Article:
For some, Trump operates as a clever and ambitious used-car salesman, with some victories under his belt, but a used-car salesman nonetheless. He will ultimately be unable to deliver on many of his promises without making too many short-term gains at the expense of long-term freedoms, principle, character and knowledge. Such a man has been summoned by the times, and may not be the worst we see yet.
To other conservative-minded folks, he may be a cruder, politically personalizing populist, yes, but he stands-up for their economic and personal interests, making all the right people uncomfortable in all the right ways by openly waving the flag and focusing on national sovereignty and economic growth (identity politickers, one-worlders, progressives, the media, political and Hollywood elites, liberal political idealists as well as many establishment Republicans and RINO’s are properly either driven into irrational frenzy or made irrelevant).
Jonah Goldberg defends his vision of conservatism as a vocal anti-Trumper here (I suspect it is somewhat personal), towards the end of his podcast ‘The Remnant.’ In it, he explains why he resists the incomplete, and what he sees as incorrect, ‘neo-conservative‘ label (for him neo-conservatives bring the terminology, analysis and methods of the social sciences into conservatism while using them against Communist, Socialist, Marxist and other collectivist, rationalist enterprises).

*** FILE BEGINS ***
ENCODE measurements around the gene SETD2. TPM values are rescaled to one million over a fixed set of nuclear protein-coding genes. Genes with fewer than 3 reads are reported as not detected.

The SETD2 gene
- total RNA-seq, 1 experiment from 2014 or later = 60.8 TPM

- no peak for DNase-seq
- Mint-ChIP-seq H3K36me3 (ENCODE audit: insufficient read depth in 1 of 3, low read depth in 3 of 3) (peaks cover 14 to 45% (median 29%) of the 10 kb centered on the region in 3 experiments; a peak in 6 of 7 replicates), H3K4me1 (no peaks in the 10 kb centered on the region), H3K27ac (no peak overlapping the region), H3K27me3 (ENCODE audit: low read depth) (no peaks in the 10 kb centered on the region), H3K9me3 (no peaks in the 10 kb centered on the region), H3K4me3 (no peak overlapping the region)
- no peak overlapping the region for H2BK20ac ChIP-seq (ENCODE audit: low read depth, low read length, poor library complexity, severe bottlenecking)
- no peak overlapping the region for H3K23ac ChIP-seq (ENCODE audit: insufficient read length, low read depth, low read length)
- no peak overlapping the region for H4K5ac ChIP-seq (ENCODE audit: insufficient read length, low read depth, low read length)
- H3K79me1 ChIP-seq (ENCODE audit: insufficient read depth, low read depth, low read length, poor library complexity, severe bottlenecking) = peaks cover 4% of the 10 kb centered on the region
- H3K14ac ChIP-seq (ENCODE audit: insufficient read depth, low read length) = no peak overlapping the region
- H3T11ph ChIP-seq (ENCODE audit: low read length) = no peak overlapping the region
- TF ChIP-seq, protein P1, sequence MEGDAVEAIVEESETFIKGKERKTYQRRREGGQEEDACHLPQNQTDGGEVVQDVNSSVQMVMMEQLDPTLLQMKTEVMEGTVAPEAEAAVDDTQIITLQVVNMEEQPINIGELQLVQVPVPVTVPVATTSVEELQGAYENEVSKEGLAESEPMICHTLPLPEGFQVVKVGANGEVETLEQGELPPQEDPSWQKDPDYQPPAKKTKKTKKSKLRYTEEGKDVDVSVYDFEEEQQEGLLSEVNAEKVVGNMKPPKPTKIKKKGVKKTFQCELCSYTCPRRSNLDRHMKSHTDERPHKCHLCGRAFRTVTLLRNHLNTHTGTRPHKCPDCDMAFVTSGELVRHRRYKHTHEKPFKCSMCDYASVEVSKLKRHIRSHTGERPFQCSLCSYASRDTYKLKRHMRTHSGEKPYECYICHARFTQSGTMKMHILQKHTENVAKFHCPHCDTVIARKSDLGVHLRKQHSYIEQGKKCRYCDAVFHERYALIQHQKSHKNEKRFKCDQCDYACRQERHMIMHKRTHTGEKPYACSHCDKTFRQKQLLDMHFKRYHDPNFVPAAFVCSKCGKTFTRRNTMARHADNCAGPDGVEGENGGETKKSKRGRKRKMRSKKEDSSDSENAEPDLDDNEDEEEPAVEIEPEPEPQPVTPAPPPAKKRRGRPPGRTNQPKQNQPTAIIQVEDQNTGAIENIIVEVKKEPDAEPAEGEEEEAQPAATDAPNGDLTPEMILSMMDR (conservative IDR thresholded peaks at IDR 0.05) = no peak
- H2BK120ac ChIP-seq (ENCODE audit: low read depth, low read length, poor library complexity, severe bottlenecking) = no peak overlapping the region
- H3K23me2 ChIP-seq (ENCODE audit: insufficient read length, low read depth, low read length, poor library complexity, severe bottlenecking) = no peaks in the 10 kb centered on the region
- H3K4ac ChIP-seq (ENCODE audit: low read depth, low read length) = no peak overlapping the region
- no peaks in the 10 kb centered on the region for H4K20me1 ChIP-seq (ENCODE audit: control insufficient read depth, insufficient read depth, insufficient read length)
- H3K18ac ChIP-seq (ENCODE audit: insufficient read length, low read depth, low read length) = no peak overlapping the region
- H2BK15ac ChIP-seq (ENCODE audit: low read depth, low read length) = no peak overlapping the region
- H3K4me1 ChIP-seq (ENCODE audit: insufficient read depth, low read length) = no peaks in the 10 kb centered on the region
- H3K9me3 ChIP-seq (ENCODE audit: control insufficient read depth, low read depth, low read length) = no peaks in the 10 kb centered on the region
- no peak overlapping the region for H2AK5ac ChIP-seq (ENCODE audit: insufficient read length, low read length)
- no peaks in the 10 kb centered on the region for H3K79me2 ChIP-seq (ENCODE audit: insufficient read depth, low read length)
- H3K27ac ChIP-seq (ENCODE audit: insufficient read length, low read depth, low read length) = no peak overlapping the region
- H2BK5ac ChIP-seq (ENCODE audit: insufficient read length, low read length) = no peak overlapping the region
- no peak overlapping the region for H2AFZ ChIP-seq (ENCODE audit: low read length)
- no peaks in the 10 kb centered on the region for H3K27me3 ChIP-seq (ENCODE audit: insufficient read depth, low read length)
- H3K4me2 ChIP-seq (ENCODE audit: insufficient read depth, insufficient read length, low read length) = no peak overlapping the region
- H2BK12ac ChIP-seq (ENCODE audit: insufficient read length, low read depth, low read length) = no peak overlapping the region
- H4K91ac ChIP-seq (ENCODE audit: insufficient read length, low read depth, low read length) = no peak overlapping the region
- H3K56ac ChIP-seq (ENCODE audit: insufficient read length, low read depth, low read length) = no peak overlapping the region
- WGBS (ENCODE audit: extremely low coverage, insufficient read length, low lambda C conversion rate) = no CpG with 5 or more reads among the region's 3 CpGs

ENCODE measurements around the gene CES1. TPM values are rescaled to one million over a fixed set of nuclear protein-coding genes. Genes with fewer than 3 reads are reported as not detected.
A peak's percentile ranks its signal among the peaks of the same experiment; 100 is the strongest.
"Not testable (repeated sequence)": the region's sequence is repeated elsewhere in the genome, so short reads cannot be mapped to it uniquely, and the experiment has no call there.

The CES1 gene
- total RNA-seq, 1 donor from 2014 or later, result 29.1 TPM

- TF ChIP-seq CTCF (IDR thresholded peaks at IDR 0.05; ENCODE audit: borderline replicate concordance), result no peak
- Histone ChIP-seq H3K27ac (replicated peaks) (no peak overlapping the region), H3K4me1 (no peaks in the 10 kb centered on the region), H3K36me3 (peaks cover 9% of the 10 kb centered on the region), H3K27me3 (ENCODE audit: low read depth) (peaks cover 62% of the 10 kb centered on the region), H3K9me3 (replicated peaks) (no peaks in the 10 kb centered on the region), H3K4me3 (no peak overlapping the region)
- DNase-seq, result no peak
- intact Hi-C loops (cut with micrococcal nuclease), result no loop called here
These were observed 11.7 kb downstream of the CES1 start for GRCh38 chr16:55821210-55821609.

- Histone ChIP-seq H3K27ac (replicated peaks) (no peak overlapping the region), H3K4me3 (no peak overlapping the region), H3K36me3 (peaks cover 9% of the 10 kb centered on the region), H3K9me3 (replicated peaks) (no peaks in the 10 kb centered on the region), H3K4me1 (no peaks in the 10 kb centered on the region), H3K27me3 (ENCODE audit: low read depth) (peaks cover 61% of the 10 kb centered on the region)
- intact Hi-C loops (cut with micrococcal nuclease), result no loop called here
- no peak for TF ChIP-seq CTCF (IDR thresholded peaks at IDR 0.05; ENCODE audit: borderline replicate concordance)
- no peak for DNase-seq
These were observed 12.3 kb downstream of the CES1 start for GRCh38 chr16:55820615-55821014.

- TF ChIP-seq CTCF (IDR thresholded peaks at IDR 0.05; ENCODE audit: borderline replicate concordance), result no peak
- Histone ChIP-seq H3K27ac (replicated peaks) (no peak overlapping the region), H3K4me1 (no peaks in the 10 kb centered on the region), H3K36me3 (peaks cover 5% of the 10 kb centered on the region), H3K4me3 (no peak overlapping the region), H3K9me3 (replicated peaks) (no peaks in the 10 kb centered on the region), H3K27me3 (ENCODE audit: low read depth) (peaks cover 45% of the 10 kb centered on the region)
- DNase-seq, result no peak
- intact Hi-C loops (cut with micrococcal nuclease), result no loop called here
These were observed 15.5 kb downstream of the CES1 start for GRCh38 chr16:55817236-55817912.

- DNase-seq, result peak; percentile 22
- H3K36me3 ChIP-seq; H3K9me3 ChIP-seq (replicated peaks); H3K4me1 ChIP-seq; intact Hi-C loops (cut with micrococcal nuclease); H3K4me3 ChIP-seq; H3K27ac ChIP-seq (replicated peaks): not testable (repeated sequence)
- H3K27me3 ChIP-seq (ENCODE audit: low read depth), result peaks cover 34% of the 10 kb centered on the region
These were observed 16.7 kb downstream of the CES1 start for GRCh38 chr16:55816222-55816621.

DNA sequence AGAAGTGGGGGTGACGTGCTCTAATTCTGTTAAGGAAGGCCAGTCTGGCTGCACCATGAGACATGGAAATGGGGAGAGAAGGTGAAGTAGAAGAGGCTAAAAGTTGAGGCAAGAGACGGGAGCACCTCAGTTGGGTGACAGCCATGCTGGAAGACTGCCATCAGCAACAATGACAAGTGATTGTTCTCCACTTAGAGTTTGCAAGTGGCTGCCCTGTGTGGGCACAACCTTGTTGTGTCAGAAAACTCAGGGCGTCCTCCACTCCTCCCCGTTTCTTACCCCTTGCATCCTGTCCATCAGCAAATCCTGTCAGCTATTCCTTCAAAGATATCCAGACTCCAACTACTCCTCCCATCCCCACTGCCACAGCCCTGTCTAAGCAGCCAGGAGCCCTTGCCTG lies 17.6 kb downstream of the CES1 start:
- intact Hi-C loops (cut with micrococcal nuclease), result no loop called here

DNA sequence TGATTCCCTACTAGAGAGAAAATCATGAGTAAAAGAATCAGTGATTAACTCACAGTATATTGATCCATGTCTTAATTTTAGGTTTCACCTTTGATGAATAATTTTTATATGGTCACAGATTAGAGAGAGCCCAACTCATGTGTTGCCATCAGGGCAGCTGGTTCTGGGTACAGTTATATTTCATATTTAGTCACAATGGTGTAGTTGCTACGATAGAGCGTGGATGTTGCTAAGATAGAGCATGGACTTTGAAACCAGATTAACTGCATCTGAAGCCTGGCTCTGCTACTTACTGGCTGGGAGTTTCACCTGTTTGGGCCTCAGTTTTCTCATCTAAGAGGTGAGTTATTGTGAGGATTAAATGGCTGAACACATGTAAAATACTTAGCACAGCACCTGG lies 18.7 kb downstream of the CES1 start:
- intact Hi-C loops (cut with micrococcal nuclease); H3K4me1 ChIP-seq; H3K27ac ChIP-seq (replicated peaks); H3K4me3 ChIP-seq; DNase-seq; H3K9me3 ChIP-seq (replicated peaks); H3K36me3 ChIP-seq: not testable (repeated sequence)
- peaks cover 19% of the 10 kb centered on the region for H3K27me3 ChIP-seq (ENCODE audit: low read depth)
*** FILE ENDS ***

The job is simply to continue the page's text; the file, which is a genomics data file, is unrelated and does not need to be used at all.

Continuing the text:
He envisions paleo-cons as part of a more recent movement, pro-Trumpers as potentially misguided, and his platform of freer-market, more Hayekian conservatism as just as well-established and valid, or perhaps more valid than other competing visions.
It’s true that although no one individual nor faction likely possesses all of the truth, most individuals and factions believe they do, especially under the pressures of politics, opinion and influence. Political coalitions can bring such disparate groups together for awhile.
One major rift seems to be this: